Mostly Mozart, the 46-year-old summer festival at New York City’s Lincoln Center for the Performing Arts, is in full swing and more vibrant than ever. Significantly, this year’s edition marks the tenth anniversary season of French conductor Louis Langrée as music director who, along with Jane Moss, artistic director, has been responsible for revitalizing Mostly Mozart, in particular, its heartbeat, the festival orchestra. He's credited with raising its playing standards and adding inventive programming that features soloists, both established and debut artists, period instrument bands, and contemporary music ensembles.
Year to year, the mix may include dance, sound installations, film, video. This year, Mostly Mozart takes up the theme of birds, “the originators of song and an inspiration for countless composers,” according to Moss, as a point of departure for a range of programming. Indeed, in the age of twitter, birdsong may never sound as pure. T+L spoke with Louis Langrée earlier in the season during a stopover in New York en route to Paris about Mostly Mozart, a conductor’s role, American audiences, and why the festival remains popular with travelers and New Yorkers alike.
Q: What are your thoughts on your 10th anniversary?
As part of its 75th anniversary season, Tanglewood, the summer home of the Boston Symphony Orchestra located in Western Massachusetts, is celebrating in grand and generous style by offering an extraordinary gift to listeners: the Tanglewood festival and the BSO is presenting 75 free digital streams of performances from a storied 75-year history and unique audio archive. One stream is offered each day of the season (through September 2) at Tanglewood.org. The daily gratis performance is available starting at 8 a.m. EST for 24 hours; after the stream has ended, listeners can purchase it as a download. What’s more, you can listen at a desktop computer, through a home music system, or mobile device—all you need is internet access.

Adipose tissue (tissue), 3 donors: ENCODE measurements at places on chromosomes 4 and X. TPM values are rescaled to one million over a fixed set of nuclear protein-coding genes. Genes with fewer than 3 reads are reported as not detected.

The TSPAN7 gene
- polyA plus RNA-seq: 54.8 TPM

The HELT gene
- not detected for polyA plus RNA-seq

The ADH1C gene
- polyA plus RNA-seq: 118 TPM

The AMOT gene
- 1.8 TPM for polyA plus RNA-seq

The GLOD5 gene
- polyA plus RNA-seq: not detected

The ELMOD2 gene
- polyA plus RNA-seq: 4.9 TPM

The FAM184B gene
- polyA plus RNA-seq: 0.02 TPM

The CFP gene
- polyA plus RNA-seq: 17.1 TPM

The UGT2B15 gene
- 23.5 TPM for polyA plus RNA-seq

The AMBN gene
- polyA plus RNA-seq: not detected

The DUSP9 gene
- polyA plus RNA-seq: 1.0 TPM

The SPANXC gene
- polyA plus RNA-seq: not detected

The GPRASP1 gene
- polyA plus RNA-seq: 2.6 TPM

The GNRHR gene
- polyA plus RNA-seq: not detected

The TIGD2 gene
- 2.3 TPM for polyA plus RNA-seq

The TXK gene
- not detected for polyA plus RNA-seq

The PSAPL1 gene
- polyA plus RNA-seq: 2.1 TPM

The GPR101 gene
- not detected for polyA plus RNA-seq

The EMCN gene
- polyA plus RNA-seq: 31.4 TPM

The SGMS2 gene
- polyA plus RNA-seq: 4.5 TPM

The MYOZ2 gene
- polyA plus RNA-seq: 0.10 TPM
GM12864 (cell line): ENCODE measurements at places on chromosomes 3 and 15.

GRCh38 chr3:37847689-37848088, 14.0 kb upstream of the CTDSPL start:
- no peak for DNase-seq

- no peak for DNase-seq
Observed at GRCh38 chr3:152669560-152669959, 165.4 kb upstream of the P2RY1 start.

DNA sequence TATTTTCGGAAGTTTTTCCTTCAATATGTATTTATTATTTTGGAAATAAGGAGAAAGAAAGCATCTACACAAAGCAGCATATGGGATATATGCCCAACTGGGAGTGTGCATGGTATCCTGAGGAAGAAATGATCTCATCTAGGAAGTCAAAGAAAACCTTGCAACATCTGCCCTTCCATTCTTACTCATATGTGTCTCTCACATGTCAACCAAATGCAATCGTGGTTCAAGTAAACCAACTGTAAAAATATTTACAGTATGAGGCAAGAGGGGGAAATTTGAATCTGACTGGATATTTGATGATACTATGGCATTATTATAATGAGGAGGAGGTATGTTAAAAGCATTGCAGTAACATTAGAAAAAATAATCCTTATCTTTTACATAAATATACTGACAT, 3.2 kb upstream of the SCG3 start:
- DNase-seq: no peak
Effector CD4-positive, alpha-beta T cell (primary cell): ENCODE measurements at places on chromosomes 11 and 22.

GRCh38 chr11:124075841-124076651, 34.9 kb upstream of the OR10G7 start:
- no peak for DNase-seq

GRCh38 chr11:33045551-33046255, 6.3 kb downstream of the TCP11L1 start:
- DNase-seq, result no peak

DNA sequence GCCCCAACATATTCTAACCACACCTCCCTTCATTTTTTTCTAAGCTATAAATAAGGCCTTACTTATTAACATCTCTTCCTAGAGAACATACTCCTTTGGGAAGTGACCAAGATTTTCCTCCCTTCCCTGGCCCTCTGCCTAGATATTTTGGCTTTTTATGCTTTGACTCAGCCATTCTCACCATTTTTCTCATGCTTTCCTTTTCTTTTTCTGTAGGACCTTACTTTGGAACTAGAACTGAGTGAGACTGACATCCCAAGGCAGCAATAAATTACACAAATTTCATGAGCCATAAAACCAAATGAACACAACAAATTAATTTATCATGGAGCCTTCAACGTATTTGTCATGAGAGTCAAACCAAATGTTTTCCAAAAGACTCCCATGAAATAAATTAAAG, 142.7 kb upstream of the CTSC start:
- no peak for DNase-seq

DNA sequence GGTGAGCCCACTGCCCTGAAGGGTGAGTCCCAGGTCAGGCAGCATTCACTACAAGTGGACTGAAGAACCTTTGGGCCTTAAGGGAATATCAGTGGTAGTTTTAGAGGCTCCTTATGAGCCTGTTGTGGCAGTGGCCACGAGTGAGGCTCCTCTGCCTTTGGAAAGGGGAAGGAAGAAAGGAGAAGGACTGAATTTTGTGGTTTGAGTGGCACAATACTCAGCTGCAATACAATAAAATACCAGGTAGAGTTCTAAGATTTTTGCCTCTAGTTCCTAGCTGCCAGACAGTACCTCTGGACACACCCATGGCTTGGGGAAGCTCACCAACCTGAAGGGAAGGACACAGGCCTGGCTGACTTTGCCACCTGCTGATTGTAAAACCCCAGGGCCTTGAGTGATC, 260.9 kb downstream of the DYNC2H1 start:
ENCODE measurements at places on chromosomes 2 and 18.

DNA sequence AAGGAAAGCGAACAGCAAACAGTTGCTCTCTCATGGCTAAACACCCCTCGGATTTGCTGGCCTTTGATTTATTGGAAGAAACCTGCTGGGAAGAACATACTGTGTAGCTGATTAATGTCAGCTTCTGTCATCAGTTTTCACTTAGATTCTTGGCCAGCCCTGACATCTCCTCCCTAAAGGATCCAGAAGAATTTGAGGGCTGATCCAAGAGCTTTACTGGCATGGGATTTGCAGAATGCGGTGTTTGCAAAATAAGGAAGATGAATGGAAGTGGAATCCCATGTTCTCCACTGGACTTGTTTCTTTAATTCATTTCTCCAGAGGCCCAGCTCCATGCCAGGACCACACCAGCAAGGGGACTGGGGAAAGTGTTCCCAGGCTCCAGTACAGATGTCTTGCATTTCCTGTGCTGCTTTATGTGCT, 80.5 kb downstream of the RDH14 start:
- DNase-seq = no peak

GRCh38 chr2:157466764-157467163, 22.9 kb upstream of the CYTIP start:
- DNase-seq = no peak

I have a problem. When I find a song I really enjoy, I listen to it to death. I’m not even slightly exaggerating. Sometimes I’ll play it two or three times on a single 30-minute commute home. For serious. And then, of course, after a bit of time passes, I inevitably get bored with it and need to give it a rest until it feels like new again. As a result—and my friends can attest—I regularly post, both to my Facebook and Twitter accounts, pleading for my friends to send me new music suggestions.
So I was excited to hear about a new free app called MusicBunk (Android; iOS) Basically, it’s a simple way to get music recommendations from your friends, but without having to bother them. (Or have them send you a bunch of songs you already have.) Not to mention, if you're on the road, you might just not have the time to sit around and wait for responses. So it's a perfect way to time manage while traveling, without having to give up on that desire for new tunes.
Bossa nova diva Bebel Gilberto loves Caipirinha cocktails, sexy Narciso Rodriguez gowns, and remote Brazilian beaches. Born in Manhattan and raised in Rio, the singer-songwriter frequently bops between the two. This Saturday, July 21, she headlines a free concert 3-7 p.m.on Central Park's SummerStage to kick off Brasil Summerfest, a week-long festival celebrating the newest generation of Latin American musicians. Gilberto, who contributed a track to Red Hot + Rio, will perform favorites like Bob Marley’s “The Sun is Shining."